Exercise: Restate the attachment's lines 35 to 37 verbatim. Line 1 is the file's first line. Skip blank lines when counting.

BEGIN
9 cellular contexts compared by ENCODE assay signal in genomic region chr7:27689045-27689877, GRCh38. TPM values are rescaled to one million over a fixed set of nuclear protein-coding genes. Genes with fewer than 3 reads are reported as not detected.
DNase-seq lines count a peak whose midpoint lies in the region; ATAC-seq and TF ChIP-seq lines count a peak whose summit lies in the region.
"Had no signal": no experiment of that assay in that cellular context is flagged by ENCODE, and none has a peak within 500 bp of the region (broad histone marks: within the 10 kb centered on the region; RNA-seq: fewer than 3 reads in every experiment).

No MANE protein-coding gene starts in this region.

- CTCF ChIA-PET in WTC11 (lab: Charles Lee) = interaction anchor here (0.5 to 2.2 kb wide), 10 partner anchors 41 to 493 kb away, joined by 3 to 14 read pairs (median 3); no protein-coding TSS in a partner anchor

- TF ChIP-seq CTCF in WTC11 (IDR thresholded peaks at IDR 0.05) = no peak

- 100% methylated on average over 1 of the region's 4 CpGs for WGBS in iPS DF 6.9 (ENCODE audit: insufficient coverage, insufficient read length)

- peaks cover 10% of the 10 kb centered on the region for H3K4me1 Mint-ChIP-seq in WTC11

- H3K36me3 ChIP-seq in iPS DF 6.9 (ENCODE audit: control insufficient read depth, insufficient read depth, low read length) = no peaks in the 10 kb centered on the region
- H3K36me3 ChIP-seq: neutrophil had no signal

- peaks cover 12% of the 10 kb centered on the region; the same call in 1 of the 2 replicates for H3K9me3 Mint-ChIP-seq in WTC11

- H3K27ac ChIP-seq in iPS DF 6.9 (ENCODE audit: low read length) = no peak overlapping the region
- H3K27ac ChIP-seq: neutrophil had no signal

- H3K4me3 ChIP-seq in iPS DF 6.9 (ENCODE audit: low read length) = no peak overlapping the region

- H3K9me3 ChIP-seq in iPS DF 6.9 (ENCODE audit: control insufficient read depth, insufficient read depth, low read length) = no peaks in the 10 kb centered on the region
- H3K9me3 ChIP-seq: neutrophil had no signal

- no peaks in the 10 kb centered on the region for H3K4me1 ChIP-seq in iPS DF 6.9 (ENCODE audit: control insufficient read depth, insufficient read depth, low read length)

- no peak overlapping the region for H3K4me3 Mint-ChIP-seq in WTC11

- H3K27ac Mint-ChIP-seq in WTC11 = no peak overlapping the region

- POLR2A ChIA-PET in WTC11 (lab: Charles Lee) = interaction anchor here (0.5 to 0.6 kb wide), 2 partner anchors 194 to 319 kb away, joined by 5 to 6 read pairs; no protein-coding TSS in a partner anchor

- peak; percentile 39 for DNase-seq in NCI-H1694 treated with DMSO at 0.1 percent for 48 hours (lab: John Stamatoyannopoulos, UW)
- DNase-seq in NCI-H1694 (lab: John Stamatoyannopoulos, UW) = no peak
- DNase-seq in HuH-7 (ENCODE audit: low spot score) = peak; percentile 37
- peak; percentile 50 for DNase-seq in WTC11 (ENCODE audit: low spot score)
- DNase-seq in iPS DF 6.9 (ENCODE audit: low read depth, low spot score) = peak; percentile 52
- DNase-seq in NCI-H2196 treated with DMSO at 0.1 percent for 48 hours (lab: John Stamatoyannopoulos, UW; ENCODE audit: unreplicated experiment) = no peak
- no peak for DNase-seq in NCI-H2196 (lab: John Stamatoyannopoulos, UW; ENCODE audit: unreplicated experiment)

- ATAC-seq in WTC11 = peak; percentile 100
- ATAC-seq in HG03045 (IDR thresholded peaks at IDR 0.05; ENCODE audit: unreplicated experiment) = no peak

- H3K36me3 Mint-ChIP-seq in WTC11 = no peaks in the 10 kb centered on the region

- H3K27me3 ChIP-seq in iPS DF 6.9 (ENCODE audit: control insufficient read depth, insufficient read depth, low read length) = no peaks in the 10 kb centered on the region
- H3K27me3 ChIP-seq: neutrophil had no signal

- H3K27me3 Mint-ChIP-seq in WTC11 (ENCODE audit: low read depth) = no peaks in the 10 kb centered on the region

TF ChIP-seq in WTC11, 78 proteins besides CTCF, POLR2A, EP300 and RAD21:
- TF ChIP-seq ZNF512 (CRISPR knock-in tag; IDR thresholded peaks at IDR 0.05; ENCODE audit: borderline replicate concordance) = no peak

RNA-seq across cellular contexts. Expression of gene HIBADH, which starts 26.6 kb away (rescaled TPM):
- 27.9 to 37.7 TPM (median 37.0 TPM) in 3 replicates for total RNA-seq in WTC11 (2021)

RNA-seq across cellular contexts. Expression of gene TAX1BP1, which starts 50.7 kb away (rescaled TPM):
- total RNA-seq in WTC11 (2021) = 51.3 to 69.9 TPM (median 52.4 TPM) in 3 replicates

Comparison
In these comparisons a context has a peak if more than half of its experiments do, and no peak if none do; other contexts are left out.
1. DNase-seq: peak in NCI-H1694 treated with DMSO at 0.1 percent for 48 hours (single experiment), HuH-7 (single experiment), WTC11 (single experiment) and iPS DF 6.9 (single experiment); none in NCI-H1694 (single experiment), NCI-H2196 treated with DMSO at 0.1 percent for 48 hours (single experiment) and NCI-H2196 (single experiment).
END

- TF ChIP-seq ZNF512 (CRISPR knock-in tag; IDR thresholded peaks at IDR 0.05; ENCODE audit: borderline replicate concordance) = no peak

RNA-seq across cellular contexts. Expression of gene HIBADH, which starts 26.6 kb away (rescaled TPM):
- 27.9 to 37.7 TPM (median 37.0 TPM) in 3 replicates for total RNA-seq in WTC11 (2021)